“This is not a lifetime career…” says a young and afro-ed Don Henley in archival footage included in the trailer for Showtime’s upcoming Eagles documentary, History Of The Eagles: The Story Of An American Band.
An equally young Glenn Frey, sporting a generous mustache, replies, “It’s not?” They both laugh.
Decades later, a clean-shaven Frey, looking into the camera says, “Being in The Eagles was a f***in’ blast.” Later in the trailer, the modern day Henley looks back and says, “You just can not have five leaders in a band. It doesn’t work.” Bassist/singer Timothy B. Schmit notes, “In my experience, all rock and roll bands are on the verge of breaking up at all times.”
Those three statements sum up much of what fans know about the legendary country-rock group; hopes are high that new revelations will be uncovered in the film, which was made with the cooperation of all current and former band members (although one suspects that Frey and Henley had approval of the film’s final cut).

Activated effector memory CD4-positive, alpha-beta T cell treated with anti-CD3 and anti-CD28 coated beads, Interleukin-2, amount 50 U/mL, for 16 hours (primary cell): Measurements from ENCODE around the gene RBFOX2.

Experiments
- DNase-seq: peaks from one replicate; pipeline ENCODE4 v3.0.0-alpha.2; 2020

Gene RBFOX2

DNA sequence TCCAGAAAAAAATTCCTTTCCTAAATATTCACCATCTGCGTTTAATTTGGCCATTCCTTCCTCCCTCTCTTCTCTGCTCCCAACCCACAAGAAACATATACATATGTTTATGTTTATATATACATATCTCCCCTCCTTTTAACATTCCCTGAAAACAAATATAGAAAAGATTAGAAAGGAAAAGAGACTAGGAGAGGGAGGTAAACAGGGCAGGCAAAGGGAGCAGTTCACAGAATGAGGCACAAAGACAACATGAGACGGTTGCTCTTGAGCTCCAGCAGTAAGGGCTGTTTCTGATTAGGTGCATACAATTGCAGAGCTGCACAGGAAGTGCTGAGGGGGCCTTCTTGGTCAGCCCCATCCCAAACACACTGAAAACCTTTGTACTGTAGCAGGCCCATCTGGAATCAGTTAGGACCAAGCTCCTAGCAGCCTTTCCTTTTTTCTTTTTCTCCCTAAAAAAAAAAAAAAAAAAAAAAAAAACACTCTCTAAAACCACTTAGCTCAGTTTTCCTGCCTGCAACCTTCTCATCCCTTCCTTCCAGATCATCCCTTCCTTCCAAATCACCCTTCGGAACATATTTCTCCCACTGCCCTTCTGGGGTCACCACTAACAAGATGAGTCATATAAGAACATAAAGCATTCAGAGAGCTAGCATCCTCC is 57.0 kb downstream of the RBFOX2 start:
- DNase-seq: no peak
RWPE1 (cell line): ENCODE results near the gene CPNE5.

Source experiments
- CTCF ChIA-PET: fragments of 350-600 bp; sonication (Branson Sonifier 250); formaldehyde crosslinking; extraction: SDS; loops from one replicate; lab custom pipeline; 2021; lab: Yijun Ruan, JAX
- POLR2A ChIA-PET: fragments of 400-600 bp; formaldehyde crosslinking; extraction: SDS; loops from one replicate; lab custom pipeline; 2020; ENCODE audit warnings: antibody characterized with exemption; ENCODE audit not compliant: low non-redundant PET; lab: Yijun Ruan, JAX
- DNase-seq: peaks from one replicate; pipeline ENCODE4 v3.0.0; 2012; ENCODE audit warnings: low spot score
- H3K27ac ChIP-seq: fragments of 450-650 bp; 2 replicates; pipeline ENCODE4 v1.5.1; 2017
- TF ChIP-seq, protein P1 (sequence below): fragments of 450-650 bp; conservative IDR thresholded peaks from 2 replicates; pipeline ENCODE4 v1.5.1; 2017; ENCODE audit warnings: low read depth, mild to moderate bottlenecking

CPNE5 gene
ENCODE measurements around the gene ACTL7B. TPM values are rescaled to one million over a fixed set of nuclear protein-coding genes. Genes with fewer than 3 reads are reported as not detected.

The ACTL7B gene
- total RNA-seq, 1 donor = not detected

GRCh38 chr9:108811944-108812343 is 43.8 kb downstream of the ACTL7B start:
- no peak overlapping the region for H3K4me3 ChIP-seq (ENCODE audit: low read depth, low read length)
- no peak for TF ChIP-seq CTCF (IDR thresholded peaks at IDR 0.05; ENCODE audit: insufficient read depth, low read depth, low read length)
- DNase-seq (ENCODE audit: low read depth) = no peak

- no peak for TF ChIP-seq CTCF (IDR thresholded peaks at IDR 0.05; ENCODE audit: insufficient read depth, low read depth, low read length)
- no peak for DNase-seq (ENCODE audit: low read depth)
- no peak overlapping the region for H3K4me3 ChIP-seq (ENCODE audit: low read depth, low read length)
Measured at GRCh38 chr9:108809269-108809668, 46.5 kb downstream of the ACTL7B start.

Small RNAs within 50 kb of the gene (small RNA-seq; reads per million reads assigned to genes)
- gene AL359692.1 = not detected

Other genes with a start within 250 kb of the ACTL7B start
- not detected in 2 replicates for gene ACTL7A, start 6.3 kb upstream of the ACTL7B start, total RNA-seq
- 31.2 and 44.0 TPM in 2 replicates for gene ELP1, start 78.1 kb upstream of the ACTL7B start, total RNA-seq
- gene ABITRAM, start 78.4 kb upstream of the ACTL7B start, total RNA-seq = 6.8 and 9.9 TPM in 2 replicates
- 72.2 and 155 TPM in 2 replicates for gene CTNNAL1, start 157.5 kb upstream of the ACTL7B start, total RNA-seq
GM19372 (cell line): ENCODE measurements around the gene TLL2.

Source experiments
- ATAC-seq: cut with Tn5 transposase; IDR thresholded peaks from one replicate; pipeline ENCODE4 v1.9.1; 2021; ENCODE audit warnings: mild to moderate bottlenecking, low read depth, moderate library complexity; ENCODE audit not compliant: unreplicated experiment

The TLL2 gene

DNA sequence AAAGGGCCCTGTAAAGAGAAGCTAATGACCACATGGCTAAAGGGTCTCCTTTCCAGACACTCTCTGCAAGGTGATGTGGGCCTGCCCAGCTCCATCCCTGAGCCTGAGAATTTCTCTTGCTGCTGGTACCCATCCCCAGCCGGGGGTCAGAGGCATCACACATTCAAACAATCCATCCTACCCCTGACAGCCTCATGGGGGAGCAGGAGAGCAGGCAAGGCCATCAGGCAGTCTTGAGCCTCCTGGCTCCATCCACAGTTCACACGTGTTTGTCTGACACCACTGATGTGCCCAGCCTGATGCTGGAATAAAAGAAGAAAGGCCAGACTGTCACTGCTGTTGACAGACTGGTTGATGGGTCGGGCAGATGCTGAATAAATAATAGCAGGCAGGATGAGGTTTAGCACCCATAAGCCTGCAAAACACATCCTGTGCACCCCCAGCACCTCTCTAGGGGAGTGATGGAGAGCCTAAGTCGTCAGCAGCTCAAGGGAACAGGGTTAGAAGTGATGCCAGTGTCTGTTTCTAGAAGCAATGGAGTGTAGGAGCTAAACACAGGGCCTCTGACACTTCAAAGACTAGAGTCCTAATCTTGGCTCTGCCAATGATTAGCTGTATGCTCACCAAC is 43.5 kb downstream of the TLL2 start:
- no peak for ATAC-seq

Showtime is breaking the documentary up into two parts. Part one, premiering Friday, February 15, will concentrate on the band’s beginnings, their rise to fame and their breakup in 1980. Part two will air the following night, Saturday February 16, and, according to Showtime’s website, “Picks up in the ’80s and charts the popularity of their songs despite the band’s split.”
Other than the decision to reunite in 1994 and to fire guitarist Don Felder in 2001, it would seem that there’d be considerably less drama in the second part. Indeed, part one, covering roughly ten years, is 118 minutes. Part 2 on the other hand, which covers the ’80s through today (it’s interesting to note that the reunion has — so far — lasted nearly twice as long as the band’s original lifetime!), is only 66 minutes. Judging by the trailer, it seems that director Alison Ellwood had to work a bit harder to find drama.
The trailer shows a clip of the modern day Frey asking the camera, “What if we got together and no one showed up?” It’s hard to imagine, given the many hugely successful reunion tours that had happened by ’94, that anyone would seriously think that an Eagles reunion wouldn’t be a huge success. Henley later notes, “Maybe we could have that rarest of things in American life: a second act.” An odd statement from a guy whose post-Eagles multi-platinum solo career was the definition of a great second act.
Regardless, Eagles fans have been waiting for the band to tell their story for a long time; now they have less than two weeks left to wait. Watch the trailer below.
— Brian Ives, Radio.com